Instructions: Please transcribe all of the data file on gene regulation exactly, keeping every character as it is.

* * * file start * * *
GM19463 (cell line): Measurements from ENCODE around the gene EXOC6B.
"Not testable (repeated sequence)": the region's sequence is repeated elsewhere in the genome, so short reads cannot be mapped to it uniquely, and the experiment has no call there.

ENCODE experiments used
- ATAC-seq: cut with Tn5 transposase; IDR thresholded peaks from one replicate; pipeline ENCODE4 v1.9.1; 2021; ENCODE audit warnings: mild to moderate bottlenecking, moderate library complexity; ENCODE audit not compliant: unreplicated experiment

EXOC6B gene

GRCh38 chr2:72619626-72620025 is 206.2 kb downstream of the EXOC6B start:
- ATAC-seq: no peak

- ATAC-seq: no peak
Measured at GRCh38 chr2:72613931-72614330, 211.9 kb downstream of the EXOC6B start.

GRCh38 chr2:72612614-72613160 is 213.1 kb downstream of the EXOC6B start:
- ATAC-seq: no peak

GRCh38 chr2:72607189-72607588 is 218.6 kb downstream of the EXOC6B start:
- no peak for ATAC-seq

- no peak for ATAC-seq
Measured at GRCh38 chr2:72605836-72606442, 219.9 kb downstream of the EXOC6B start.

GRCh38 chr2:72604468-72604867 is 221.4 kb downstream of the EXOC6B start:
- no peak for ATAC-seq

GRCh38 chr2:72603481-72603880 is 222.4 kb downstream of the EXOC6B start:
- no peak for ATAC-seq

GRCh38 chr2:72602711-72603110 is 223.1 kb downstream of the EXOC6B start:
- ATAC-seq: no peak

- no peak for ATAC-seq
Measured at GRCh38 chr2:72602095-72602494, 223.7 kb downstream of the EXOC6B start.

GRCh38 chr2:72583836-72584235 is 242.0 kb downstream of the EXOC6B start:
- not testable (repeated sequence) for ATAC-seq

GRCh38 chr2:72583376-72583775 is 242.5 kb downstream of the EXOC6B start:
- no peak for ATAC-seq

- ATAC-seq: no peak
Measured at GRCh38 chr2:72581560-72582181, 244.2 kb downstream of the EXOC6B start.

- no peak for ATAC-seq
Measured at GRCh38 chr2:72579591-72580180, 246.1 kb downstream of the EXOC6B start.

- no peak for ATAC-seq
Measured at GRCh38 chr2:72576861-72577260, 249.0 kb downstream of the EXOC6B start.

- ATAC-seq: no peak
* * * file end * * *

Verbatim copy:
GM19463 (cell line): Measurements from ENCODE around the gene EXOC6B.
"Not testable (repeated sequence)": the region's sequence is repeated elsewhere in the genome, so short reads cannot be mapped to it uniquely, and the experiment has no call there.

ENCODE experiments used
- ATAC-seq: cut with Tn5 transposase; IDR thresholded peaks from one replicate; pipeline ENCODE4 v1.9.1; 2021; ENCODE audit warnings: mild to moderate bottlenecking, moderate library complexity; ENCODE audit not compliant: unreplicated experiment

EXOC6B gene

GRCh38 chr2:72619626-72620025 is 206.2 kb downstream of the EXOC6B start:
- ATAC-seq: no peak

- ATAC-seq: no peak
Measured at GRCh38 chr2:72613931-72614330, 211.9 kb downstream of the EXOC6B start.

GRCh38 chr2:72612614-72613160 is 213.1 kb downstream of the EXOC6B start:
- ATAC-seq: no peak

GRCh38 chr2:72607189-72607588 is 218.6 kb downstream of the EXOC6B start:
- no peak for ATAC-seq

- no peak for ATAC-seq
Measured at GRCh38 chr2:72605836-72606442, 219.9 kb downstream of the EXOC6B start.

GRCh38 chr2:72604468-72604867 is 221.4 kb downstream of the EXOC6B start:
- no peak for ATAC-seq

GRCh38 chr2:72603481-72603880 is 222.4 kb downstream of the EXOC6B start:
- no peak for ATAC-seq

GRCh38 chr2:72602711-72603110 is 223.1 kb downstream of the EXOC6B start:
- ATAC-seq: no peak

- no peak for ATAC-seq
Measured at GRCh38 chr2:72602095-72602494, 223.7 kb downstream of the EXOC6B start.

GRCh38 chr2:72583836-72584235 is 242.0 kb downstream of the EXOC6B start:
- not testable (repeated sequence) for ATAC-seq

GRCh38 chr2:72583376-72583775 is 242.5 kb downstream of the EXOC6B start:
- no peak for ATAC-seq

- ATAC-seq: no peak
Measured at GRCh38 chr2:72581560-72582181, 244.2 kb downstream of the EXOC6B start.

- no peak for ATAC-seq
Measured at GRCh38 chr2:72579591-72580180, 246.1 kb downstream of the EXOC6B start.

- no peak for ATAC-seq
Measured at GRCh38 chr2:72576861-72577260, 249.0 kb downstream of the EXOC6B start.

- ATAC-seq: no peak